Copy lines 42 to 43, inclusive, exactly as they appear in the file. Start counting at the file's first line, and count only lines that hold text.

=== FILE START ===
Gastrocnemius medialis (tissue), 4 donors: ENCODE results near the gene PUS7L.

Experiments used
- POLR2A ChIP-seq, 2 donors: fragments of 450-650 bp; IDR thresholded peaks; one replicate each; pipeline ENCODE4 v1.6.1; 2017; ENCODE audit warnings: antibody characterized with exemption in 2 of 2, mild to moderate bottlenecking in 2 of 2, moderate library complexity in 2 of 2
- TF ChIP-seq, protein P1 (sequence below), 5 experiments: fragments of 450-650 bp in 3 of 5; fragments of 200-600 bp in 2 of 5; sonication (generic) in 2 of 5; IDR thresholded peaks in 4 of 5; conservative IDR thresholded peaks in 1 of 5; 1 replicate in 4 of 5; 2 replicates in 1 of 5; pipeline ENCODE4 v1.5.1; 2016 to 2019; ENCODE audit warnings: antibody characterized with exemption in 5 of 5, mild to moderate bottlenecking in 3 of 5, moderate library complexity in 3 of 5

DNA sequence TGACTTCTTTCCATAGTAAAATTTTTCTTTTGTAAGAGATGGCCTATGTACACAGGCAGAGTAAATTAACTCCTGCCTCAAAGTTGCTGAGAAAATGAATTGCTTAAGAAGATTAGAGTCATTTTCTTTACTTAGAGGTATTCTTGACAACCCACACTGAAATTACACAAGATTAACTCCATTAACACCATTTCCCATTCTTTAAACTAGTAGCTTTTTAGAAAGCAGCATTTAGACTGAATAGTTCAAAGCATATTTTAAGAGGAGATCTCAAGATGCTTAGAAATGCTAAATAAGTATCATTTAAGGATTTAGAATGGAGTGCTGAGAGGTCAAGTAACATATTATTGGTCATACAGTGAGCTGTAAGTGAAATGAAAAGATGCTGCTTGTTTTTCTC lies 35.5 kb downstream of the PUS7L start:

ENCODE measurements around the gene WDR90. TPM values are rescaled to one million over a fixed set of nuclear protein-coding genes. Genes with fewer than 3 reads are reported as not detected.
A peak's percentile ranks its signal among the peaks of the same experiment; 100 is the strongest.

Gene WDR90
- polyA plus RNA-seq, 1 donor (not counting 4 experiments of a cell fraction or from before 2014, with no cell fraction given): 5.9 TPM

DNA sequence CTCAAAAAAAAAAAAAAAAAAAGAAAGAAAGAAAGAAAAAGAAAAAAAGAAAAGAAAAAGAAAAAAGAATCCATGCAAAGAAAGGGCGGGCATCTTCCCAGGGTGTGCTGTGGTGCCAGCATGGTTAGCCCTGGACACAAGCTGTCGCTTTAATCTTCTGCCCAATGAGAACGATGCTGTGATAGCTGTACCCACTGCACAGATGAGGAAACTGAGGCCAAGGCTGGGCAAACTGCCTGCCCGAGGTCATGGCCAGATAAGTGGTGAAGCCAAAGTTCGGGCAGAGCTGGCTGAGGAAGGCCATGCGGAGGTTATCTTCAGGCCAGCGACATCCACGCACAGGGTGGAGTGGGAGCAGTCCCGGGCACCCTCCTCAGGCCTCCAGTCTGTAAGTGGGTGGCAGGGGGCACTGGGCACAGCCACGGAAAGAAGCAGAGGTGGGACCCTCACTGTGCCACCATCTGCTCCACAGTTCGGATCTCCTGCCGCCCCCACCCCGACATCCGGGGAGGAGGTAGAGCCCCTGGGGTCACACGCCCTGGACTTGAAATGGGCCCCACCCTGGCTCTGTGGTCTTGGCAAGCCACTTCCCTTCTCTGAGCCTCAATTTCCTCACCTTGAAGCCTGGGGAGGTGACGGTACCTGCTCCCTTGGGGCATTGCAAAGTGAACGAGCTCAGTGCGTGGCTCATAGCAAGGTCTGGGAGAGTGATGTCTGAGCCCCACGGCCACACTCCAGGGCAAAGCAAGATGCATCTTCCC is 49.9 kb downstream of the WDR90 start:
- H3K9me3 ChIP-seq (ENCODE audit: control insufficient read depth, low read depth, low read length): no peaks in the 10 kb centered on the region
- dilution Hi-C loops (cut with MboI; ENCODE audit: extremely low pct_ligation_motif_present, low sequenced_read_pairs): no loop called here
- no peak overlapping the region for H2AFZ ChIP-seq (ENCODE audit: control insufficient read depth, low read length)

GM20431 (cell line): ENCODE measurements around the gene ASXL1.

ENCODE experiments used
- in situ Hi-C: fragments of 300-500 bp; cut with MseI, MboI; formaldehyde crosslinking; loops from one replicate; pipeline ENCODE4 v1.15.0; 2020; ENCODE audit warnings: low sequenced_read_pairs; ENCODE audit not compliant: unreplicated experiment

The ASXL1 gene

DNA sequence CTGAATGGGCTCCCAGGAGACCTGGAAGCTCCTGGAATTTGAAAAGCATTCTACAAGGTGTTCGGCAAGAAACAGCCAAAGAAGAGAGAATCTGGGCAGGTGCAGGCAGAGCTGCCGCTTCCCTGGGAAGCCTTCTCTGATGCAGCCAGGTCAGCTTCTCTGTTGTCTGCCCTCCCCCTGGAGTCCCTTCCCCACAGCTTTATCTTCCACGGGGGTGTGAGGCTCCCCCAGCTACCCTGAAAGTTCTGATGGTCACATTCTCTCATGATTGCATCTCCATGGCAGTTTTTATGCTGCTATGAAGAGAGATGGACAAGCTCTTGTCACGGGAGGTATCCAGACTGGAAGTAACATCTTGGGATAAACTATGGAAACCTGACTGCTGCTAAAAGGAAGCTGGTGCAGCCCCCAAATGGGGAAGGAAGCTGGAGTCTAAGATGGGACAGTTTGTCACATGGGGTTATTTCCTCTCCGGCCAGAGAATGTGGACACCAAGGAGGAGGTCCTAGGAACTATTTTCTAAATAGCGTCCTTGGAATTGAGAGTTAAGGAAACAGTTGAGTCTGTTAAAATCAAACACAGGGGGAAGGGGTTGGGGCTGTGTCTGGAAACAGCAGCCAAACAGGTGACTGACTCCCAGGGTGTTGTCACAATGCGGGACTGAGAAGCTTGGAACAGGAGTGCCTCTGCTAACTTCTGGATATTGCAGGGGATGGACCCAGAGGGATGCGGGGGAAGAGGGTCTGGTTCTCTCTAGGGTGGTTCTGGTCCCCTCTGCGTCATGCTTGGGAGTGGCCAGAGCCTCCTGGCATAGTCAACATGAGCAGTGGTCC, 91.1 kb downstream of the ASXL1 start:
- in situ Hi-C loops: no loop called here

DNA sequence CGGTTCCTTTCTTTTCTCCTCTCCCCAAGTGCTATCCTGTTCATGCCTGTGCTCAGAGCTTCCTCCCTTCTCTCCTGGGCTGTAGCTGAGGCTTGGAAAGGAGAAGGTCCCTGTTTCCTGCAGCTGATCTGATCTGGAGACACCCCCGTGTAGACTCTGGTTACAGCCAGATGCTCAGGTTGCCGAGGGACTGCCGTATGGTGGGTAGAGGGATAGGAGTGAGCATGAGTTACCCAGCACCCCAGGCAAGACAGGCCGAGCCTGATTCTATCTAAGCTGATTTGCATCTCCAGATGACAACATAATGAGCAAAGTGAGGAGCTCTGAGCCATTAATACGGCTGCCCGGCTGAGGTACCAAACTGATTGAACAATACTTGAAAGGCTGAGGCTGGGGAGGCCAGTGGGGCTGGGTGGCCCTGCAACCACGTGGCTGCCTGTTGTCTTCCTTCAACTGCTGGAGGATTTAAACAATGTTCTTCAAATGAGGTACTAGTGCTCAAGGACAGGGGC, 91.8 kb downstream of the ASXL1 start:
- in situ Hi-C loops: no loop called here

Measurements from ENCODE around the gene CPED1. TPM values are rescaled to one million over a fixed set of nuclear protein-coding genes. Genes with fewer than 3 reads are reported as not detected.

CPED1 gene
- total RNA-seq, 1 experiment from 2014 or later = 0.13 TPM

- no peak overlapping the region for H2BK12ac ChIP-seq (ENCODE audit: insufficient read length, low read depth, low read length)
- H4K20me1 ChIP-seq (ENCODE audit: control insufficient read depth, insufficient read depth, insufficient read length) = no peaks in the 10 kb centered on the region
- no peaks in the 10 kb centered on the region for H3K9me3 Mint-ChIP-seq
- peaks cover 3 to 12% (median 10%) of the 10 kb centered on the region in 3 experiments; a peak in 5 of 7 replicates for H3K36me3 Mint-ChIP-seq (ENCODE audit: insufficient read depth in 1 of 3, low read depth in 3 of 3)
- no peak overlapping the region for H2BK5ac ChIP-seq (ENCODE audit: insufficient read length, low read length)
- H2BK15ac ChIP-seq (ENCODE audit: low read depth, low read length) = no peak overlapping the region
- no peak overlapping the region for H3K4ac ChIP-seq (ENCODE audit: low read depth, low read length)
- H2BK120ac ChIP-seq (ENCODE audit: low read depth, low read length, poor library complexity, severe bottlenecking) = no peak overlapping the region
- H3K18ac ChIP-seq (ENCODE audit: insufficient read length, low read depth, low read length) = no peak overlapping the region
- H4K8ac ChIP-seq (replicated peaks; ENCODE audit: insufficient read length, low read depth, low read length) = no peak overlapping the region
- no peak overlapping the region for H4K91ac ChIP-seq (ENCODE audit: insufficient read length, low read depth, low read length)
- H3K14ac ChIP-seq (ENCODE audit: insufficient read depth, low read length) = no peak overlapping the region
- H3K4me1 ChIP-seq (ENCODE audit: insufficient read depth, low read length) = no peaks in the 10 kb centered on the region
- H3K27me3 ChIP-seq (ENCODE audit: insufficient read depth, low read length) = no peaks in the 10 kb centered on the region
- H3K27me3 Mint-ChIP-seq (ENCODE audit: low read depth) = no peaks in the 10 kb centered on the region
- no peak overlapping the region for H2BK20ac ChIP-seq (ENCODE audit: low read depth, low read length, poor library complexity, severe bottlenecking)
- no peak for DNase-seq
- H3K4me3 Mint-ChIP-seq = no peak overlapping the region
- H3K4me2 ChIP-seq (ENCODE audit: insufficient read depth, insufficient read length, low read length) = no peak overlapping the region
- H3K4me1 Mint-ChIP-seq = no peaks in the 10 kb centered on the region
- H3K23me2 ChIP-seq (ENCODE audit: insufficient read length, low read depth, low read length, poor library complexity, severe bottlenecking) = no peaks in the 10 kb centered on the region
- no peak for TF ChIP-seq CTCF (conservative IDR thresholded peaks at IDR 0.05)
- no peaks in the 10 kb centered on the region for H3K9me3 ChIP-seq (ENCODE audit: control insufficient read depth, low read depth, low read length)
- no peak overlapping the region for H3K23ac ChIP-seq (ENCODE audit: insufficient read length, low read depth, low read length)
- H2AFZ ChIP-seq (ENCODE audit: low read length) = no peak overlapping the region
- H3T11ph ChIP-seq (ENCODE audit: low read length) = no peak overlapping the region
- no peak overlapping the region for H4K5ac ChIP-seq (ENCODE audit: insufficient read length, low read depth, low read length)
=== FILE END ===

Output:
- H3K4me3 Mint-ChIP-seq = no peak overlapping the region
- H3K4me2 ChIP-seq (ENCODE audit: insufficient read depth, insufficient read length, low read length) = no peak overlapping the region